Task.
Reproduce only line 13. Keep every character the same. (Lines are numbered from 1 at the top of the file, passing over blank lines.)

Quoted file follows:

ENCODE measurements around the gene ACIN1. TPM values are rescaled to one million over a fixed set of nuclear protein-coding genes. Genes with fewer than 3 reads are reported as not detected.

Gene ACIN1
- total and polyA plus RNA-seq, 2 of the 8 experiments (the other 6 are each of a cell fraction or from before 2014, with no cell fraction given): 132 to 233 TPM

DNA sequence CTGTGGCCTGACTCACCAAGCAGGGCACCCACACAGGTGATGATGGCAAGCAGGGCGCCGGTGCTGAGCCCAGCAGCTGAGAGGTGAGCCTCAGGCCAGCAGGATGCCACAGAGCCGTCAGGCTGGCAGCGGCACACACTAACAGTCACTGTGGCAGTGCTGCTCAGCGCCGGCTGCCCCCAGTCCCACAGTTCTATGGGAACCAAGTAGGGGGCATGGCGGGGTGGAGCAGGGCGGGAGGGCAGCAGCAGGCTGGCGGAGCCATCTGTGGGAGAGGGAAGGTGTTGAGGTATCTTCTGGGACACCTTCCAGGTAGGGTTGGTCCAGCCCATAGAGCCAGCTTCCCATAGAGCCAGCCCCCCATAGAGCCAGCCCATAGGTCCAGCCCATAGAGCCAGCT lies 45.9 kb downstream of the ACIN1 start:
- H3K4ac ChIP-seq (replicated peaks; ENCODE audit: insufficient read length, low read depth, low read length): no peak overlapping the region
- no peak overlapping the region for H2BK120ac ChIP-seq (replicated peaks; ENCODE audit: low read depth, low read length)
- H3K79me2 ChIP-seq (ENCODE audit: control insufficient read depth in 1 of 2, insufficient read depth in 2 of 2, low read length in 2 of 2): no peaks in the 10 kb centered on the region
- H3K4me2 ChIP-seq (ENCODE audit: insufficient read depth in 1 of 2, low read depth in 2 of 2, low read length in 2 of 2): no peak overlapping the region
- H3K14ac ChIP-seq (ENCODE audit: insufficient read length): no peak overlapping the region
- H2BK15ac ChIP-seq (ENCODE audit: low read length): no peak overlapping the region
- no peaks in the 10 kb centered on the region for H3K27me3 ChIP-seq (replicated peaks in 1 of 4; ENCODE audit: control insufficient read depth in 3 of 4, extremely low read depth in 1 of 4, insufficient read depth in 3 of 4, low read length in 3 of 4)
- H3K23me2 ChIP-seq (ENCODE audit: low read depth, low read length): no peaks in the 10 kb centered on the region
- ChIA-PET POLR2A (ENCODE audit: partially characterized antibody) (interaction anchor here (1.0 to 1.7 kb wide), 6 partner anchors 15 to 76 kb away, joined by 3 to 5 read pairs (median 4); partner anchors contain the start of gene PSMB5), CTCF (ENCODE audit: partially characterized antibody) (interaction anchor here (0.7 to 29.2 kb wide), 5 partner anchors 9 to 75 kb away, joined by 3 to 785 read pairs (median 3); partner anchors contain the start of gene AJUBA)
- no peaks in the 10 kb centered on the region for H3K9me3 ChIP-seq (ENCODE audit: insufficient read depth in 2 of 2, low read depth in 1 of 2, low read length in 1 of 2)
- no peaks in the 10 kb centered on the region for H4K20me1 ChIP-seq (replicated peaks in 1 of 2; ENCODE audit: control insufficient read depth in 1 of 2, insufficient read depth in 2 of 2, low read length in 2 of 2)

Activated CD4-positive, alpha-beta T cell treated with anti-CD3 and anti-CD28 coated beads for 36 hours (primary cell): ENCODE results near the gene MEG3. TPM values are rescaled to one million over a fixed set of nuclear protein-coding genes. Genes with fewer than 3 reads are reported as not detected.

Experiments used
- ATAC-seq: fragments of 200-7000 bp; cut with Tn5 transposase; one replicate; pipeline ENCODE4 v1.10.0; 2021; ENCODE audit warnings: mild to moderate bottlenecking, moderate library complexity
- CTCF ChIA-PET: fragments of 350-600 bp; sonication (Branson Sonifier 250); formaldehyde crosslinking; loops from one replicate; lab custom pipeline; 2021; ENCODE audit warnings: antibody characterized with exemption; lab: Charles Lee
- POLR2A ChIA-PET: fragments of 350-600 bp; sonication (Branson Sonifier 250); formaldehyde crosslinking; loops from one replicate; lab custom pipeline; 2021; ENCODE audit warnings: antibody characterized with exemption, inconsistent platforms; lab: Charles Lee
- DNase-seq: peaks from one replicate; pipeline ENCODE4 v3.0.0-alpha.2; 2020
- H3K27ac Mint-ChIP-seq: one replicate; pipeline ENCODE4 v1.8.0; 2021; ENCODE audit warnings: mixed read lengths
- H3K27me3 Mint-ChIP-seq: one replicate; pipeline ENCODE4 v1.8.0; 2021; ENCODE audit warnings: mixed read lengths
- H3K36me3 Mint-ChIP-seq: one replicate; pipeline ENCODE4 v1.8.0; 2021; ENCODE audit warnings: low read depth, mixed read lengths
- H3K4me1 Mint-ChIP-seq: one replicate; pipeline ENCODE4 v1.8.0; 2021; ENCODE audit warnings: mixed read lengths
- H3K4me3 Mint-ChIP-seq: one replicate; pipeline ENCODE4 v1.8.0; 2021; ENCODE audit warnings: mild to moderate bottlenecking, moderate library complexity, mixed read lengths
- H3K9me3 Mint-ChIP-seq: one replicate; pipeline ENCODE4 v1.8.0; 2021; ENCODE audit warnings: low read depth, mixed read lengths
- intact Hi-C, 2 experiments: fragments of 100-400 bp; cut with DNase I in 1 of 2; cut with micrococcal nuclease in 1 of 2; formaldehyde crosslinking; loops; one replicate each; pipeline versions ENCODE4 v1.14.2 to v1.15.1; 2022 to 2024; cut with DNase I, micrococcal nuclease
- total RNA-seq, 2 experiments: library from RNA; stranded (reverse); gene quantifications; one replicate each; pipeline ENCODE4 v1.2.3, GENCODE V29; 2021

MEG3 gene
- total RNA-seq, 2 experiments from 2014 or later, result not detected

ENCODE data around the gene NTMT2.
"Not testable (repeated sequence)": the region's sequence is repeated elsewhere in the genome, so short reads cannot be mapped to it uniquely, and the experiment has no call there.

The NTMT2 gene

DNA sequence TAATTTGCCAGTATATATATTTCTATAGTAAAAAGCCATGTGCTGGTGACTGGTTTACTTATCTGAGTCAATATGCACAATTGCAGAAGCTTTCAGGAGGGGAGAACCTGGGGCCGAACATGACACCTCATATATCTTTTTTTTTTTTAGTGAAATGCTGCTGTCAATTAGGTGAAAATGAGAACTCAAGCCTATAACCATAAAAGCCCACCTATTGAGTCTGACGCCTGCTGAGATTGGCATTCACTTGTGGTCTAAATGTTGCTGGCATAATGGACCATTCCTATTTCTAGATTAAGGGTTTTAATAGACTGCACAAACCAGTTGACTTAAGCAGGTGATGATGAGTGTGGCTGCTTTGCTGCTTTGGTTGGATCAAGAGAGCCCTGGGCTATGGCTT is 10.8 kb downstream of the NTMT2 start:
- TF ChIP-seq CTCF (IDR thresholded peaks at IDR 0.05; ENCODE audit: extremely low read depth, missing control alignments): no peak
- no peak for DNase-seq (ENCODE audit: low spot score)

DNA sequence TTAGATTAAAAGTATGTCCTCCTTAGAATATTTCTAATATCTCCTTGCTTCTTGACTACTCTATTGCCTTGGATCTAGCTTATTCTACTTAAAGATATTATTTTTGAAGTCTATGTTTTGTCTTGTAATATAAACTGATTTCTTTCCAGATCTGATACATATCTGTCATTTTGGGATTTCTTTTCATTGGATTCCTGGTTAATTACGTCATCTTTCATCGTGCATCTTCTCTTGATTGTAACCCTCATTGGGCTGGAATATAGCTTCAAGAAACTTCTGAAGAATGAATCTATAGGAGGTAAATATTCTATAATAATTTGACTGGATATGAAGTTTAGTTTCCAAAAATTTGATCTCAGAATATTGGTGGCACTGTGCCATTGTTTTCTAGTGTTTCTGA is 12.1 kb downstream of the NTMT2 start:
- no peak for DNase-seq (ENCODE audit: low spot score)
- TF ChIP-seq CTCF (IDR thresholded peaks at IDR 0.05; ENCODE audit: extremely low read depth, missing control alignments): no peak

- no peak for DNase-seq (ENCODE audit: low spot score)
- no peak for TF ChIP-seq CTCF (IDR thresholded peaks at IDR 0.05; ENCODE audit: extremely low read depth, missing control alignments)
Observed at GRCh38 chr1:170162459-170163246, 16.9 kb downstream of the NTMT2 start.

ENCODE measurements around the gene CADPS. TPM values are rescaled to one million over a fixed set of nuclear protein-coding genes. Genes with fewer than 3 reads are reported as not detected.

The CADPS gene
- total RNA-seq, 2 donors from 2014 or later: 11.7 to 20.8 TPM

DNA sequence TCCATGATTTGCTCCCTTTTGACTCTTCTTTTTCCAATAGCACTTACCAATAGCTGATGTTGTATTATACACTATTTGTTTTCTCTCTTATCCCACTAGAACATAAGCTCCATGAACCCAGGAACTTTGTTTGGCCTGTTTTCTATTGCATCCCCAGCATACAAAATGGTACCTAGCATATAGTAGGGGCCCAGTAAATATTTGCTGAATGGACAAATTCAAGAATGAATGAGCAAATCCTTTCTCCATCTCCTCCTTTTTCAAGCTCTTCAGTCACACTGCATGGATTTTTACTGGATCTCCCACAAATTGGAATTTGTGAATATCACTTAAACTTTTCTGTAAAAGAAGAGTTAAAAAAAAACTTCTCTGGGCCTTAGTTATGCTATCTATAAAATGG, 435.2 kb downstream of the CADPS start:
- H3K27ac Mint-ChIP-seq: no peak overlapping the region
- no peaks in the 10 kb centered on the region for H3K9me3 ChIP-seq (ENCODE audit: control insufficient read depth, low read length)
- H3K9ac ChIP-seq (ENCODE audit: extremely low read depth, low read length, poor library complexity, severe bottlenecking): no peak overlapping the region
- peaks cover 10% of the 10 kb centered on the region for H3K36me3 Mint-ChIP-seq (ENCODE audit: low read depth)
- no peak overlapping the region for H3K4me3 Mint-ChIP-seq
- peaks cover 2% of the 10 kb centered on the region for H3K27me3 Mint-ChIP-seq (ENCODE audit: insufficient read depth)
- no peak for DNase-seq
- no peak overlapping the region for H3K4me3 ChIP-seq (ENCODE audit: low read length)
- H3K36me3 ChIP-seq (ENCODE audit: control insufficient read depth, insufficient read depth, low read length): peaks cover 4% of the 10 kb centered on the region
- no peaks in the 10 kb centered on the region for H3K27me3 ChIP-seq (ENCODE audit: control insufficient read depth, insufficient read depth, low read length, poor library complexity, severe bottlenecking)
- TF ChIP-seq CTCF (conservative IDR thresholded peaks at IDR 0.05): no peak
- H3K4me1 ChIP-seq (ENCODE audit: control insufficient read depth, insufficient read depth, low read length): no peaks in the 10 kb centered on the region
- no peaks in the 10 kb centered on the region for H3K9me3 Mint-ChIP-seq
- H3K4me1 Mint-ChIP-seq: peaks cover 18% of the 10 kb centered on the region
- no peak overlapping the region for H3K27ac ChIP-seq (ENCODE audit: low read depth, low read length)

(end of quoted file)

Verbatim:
- ChIA-PET POLR2A (ENCODE audit: partially characterized antibody) (interaction anchor here (1.0 to 1.7 kb wide), 6 partner anchors 15 to 76 kb away, joined by 3 to 5 read pairs (median 4); partner anchors contain the start of gene PSMB5), CTCF (ENCODE audit: partially characterized antibody) (interaction anchor here (0.7 to 29.2 kb wide), 5 partner anchors 9 to 75 kb away, joined by 3 to 785 read pairs (median 3); partner anchors contain the start of gene AJUBA)